Whether the SSSP centre offered couple or family support Binary variable. SSSP that provided behavioural support in the form of couple or family support versus those that did not. We hypothesised that offering partner support might increase the likelihood of women attending SSSP (Reach); partner support is a key variable influencing pregnant women’s success in cessation attempts. [39] Reach, Effectiveness [39]
 Whether there were any financial incentives offered by the SSSP Binary variable. SSSP that provided an incentive scheme for pregnant women versus those that did not. We hypothesised that the availability of incentives might affect women’s propensity to engage with services; a recent trial has shown these to be effective in the SSSP context. [40] Reach, Effectiveness [40]
 Whether self-referral patients accounted for one of the top three referral methods to the SSSP Binary variable. SSSP in which self-referral was at least the third most popular referral method, versus those in which it was not. We hypothesised that flexibility in accepting referrals might affect Reach. Reach
 Whether the SSSP offered ‘dual therapy’ nicotine replacement therapy (NRT) (i.e. longer and shorter acting preparations used together) Binary variable. SSSP that offered dual therapy NRT with or without behavioural support versus SSSP that did not. Although there is no evidence that standard dose NRT works we hypothesised that higher doses from use of ‘dual therapy’ might be effective. Effectiveness
Census data
 In the absence of a strong evidence base, all of the following variables were considered to have the potential to affect either Effectiveness or Reach
 The proportion of women in the area covered by the SSSP not of white or mixed ethnicity Continuous variable. National census data aggregated at the SSSP level. [21] We hypothesised women who did not identify as white or mixed ethnicity might be less likely to smoke and may be less likely to seek help to quit smoking. Effectiveness, Reach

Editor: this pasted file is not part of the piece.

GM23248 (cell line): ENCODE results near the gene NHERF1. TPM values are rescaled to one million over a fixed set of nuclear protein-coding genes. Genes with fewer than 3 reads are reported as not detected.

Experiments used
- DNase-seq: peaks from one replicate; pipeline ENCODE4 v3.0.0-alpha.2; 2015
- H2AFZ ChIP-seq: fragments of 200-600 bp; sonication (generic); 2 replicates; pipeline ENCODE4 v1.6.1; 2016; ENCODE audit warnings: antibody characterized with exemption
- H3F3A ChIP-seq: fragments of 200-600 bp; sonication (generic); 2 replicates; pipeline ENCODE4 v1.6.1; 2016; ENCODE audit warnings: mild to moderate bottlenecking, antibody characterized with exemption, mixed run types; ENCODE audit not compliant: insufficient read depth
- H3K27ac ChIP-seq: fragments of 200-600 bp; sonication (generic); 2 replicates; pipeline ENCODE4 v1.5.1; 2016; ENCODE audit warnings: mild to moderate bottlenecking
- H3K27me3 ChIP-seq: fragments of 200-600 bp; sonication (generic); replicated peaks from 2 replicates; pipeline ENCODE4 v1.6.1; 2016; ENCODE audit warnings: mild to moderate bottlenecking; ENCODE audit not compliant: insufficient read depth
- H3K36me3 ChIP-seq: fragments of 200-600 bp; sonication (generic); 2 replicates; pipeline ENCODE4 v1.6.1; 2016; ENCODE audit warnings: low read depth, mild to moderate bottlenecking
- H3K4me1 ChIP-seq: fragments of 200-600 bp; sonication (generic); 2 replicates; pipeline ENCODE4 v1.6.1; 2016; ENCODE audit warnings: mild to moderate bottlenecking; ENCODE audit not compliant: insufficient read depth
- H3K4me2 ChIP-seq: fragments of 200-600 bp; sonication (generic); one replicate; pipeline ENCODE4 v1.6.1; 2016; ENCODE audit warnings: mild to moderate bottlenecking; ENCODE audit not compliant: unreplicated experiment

The proportion of people aged ≥16 years in the area covered by the SSSP with no qualifications Continuous variable. National census data aggregated at the SSSP level. [21] We hypothesised that the level of education is inversely associated with the odds of cessation, and may also be associated with awareness of harms and thus, making a quit attempt. Effectiveness, Reach
 The proportion of people in the area covered by the SSSP with dependent children Continuous variable. National census data aggregated at the SSSP level. [21] We hypothesised that having dependent children may decrease the odds of being able to attend clinic visits. Effectiveness, Reach
 The proportion of people in the area covered by the SSSP in managerial or professional occupations Continuous variable. National census data aggregated at the SSSP level. [21] We hypothesised women who are in managerial or professional occupations may have higher levels of education, and be less likely to smoke. They may view themselves as less likely to need help and not attend SSSP. Effectiveness, Reach
 The proportion of people in the area covered by the SSSP aged <18 years Continuous variable. National census data aggregated at the SSSP level. [21] We hypothesised being of younger age may affect women’s likelihood of quitting smoking. Effectiveness, Reach